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The calls for demonstrations and « blockades » on November 17 against the increase in fuel prices and future taxes on diesel quickly attracted a large audience among the population who are forced to use their vehicles in their daily lives. This audience was reflected in the success of the day (300,000 demonstrators in more than 1,500 demonstrations according to official figures, which obviously downplayed its size); although with significant regional differences, it was national in scope. The movement continued in the following days, although with fewer blockages and demonstrations, except in La Réunion island where riots took place; it spread to Belgium where there were clashes with the police at a Total oil site in Feluy.
The success of the movement has undoubtedly been facilitated by benevolent media coverage (unlike what happens in workers' movements); it has also been facilitated by the fact that it presents itself as coming from the bottom up and the expression of discontent of all « normal people » (as François Ruffin, MP left party France Insoumise says), outside the parties and trade unions. This mobilization has generated and is generating an undeniable echo among the proletarians, some of whom have participated in the actions, finding a way to express their anger in a more immediately demonstrative and effective way than with the peaceful demonstrations and movements directed and controlled from beginning to end by the unions – which regularly lead to defeat.
But it is not by chance that the Yellow Vests movement was promoted and supported by the far-right parties, the Rassemblement National [« National Gathering », ex National Front] of Marine Le Pen and Debout La France [« Rise Up France »] of Dupont-Aignan, although in the end the presence of these parties is marginal on the ground. A movement based on a demand affecting « everyone », it claims to be the expression of the « people », not only outside the parties and trade unions, but also above the classes. That is why it is not uncommon to see the national flag flying on the roadblocks, to hear the nationl anthem (La Marseillaise) sung by the demonstrators or to see them calling on the police to join them. Such an interclassist protest movement, initially initiated by small bosses, does not arouse media hostility and inevitably attracts the forces of the extreme right; even when it displays virulent opposition to government policy and large capitalist companies (oil trusts, etc.), it can only have a bourgeois orientation. The proletarians who participate in the movement do so only on an individual basis; not being organized on an independent basis, they cannot defend their specific interests of exploited workers – that is, struggle against capitalist exploitation: they find themselves drowned in a common struggle with small bosses, shopkeepers, artisans, professionals, etc., who, of course, defend capitalism obstinately !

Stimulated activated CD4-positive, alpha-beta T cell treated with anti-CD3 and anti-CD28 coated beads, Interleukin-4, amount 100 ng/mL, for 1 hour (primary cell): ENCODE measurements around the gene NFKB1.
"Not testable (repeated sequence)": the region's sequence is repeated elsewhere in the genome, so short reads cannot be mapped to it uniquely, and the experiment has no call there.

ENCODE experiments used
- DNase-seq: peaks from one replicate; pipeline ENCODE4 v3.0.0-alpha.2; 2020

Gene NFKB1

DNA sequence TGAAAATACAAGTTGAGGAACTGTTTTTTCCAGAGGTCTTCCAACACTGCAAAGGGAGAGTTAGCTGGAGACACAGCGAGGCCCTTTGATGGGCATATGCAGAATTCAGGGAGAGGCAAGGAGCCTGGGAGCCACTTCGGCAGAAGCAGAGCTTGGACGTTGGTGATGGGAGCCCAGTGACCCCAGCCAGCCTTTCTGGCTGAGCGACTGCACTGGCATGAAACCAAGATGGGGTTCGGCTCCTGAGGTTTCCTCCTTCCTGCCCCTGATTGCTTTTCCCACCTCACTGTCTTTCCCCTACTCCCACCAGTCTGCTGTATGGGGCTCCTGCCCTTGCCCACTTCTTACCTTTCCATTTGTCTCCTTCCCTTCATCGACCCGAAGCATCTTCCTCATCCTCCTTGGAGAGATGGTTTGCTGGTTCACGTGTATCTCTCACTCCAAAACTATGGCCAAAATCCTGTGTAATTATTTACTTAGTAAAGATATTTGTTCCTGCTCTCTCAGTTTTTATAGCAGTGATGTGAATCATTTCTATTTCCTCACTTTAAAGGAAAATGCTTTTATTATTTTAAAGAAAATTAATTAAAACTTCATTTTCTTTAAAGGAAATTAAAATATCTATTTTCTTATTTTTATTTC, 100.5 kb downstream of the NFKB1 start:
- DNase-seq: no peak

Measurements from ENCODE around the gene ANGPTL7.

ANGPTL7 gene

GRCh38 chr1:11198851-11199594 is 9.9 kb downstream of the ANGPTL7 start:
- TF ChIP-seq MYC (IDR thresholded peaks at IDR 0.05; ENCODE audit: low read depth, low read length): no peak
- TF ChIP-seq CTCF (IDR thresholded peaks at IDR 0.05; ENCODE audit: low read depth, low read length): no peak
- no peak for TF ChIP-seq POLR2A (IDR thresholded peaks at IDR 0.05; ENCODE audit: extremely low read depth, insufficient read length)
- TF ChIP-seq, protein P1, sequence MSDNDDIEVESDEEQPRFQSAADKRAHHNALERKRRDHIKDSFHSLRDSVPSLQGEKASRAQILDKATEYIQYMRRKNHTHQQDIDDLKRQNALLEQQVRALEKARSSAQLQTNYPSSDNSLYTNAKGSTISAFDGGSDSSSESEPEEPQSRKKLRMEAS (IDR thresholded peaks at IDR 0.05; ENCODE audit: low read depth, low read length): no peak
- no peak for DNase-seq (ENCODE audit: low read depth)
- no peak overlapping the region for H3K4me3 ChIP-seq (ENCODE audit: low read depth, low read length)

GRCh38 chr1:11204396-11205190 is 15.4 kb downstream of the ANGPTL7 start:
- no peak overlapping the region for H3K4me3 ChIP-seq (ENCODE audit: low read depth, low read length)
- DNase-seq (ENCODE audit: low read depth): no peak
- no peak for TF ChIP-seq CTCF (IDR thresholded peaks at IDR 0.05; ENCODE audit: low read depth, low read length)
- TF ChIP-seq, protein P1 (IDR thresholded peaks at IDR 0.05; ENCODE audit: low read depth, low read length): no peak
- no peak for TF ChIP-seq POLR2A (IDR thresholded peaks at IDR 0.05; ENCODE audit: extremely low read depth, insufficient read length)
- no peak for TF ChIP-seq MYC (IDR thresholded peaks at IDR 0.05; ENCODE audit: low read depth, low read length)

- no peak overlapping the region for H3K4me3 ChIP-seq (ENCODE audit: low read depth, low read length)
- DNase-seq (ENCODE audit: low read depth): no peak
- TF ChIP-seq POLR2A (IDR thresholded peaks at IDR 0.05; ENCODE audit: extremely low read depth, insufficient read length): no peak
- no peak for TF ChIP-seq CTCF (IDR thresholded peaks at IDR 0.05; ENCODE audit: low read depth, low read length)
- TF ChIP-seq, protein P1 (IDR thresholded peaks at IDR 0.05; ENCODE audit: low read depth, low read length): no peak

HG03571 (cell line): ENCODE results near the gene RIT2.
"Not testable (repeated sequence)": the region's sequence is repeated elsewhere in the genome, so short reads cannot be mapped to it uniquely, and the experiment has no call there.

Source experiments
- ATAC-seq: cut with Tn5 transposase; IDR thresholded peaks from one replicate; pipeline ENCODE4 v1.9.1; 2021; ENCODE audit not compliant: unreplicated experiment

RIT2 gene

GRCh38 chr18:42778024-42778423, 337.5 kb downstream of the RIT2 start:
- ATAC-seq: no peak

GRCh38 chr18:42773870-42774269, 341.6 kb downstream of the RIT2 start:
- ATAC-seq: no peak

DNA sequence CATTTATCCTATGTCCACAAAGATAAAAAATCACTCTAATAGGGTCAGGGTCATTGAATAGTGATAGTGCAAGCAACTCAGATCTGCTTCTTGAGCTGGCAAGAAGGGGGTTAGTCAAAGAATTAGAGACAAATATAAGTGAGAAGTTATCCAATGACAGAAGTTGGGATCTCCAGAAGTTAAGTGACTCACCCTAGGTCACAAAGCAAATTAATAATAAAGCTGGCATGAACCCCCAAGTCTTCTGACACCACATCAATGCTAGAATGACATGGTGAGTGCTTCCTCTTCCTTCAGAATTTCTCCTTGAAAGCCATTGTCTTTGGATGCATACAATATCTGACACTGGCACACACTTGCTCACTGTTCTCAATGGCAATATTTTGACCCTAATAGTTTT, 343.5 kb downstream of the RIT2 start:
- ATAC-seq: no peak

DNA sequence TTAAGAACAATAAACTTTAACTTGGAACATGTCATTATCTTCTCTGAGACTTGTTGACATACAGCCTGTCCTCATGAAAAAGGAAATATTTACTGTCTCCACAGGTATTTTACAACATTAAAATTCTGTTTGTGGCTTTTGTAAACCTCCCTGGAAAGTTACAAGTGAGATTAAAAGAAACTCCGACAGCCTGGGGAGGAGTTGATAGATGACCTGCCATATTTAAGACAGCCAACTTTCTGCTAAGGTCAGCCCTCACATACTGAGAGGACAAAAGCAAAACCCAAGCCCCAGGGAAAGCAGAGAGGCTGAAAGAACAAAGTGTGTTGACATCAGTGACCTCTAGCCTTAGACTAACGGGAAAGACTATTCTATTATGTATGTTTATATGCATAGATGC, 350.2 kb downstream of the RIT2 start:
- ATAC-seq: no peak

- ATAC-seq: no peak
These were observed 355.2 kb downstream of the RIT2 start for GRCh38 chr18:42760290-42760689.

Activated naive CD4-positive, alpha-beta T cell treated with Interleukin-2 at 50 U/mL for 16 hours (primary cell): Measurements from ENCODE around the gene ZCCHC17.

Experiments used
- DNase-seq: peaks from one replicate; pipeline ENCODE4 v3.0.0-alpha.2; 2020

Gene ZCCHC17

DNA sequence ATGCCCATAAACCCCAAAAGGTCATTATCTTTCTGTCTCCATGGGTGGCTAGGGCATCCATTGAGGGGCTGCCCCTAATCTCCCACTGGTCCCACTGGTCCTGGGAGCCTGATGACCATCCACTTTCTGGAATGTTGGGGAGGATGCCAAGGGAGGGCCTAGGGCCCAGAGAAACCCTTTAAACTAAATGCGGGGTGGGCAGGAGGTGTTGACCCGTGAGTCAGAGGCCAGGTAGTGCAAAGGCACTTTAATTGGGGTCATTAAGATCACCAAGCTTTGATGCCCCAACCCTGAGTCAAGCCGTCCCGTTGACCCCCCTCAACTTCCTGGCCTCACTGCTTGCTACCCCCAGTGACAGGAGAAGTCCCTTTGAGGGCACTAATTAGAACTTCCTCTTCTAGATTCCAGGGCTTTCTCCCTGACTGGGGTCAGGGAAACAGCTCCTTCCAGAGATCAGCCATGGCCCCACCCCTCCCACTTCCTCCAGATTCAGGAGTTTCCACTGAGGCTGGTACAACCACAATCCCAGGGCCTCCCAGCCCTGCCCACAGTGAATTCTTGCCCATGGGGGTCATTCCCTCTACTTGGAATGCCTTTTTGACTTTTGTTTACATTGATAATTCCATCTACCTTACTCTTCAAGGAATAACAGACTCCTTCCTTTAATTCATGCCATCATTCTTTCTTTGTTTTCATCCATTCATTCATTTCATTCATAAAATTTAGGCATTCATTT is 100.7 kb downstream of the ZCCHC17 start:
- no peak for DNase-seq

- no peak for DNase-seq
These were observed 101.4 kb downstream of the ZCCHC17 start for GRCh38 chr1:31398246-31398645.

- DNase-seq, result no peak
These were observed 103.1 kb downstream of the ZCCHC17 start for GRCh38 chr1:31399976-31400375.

As might be expected, the collaborationist trade union organizations reacted to the movement as zealous defenders of the established order. They condemned the Yellow Vests, not in the name of class independence (!), but because they do not respect the good ways of class collaboration, because they are « totalitarian » (Laurent Berger, CFDT union). Faced with workers' dissatisfaction, the trade union centres only propose the « opening of negotiations on wages » (CGT union communiqué), in short the continuation of the policy of class collaboration, which in practice translates into the splitting of struggles and mobilizations: refinery strike on November 22, nurses on November 23, unemployed people's march on December 1, and so forth.